A look at the stories ranking highly on various news sites.
It's the stuff of crime novels. Eleven severed feet in running shoes have appeared on the shores of British Columbia in the past four years. For some it would be a great mystery to solve and reportedly high-profile crime experts from all over the world have been weighing in. But according to a Daily Beast article that's attracting readers, police shouldn't be on the look out for a serial killer just yet. Writer Winston Ross suggests the feet have separated themselves from the bodies of people who have jumped off bridges, rose due to the buoyancy of their shoes and ended up in the same place because of river currents.
Harvard's a bargain if you're from the UK, declares an article Time readers are drawn to. It charts a "dramatic increase" in students from British public schools like Eton and Westminster to Harvard and Princeton instead of Oxford or Cambridge. So big is the trend that top schools have special US advisers to help students deal with the process. It suggests tuition fees may make American universities a more attractive option, but the trend pre-dates an increase in fees. Another theory is that US universities are letting in sporty students who may otherwise be rejected by Oxbridge. "Of the 30-odd Harvard applicants from the UK admitted to the class of 2014, six are varsity heavyweight rowers," it says.
Days before the tenth anniversary of the 9/11 attacks readers are being drawn towards articles looking at the legacy of the attacks.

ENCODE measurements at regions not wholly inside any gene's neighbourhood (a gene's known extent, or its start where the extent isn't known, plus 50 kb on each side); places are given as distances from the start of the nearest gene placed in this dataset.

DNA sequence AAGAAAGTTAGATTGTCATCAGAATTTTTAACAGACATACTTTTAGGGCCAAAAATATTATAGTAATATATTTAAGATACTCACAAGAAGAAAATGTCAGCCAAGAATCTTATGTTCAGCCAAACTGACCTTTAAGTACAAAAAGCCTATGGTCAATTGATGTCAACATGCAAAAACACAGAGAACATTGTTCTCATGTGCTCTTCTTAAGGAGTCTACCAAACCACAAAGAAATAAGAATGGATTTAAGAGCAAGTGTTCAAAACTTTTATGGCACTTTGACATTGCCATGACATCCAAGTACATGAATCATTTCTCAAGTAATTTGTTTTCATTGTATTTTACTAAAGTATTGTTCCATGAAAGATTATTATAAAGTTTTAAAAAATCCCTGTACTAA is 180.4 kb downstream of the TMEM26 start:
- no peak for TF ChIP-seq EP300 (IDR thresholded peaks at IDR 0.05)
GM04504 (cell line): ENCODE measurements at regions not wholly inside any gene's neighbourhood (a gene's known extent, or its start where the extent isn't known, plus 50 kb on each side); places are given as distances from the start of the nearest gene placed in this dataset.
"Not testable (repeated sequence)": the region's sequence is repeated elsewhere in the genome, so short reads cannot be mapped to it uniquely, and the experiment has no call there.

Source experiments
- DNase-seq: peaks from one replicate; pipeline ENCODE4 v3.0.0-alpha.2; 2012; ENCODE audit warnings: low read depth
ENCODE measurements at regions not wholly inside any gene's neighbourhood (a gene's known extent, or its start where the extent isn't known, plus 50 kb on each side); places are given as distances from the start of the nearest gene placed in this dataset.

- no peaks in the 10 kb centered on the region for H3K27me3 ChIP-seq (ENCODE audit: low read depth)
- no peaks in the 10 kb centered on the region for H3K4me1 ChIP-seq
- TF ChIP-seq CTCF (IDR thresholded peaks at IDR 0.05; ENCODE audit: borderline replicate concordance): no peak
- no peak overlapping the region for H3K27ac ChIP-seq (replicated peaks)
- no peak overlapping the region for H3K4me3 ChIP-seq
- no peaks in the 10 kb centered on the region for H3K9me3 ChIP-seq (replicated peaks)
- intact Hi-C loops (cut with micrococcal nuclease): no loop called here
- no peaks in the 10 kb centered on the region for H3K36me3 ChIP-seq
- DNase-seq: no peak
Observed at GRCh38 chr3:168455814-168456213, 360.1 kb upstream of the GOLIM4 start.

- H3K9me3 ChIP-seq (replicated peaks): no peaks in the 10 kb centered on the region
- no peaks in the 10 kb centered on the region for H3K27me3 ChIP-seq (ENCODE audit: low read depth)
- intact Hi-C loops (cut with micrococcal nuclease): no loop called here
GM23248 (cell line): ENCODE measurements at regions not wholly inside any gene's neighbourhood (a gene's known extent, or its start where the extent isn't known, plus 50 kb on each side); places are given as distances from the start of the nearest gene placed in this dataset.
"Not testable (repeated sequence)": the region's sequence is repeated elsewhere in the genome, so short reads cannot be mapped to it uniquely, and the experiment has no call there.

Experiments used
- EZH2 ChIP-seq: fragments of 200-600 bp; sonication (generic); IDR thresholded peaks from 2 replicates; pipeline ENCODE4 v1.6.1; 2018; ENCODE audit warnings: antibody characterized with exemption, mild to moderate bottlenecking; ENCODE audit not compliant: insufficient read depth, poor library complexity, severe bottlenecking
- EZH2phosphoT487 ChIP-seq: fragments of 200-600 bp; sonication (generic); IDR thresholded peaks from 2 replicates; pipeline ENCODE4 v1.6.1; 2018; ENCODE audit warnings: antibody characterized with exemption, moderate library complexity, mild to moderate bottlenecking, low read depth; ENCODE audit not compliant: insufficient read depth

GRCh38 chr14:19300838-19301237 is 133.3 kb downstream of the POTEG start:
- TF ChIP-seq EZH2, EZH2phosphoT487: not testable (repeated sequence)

Guardian readers are clicking on the story of the tower being built on Ground Zero. It's only two thirds complete but already stands at 80 floors and will eventually be taller than the Empire State Building. And the article says it's a huge relief as "to have had nothing to show a decade after the attacks would have been an enormous embarrassment for New York and for America".
Project Syndicate readers are catching up on Joseph Stiglitz's attempt to come up with a price tag for the 9/11 attacks. Three years ago the economist argued the reaction - going to war - cost more than $3tn (£1.9tn). But he says the cost continues to grow as disability payments of returning troops mount.
And a slightly less predictable legacy is suggested in a popular Washington Post article. It says that the decade of warfare in Afghanistan and Iraq following the attacks is the reason for the immense popularity of the computer game Call of Duty. The link, it argues, is down to a changing attitude to war.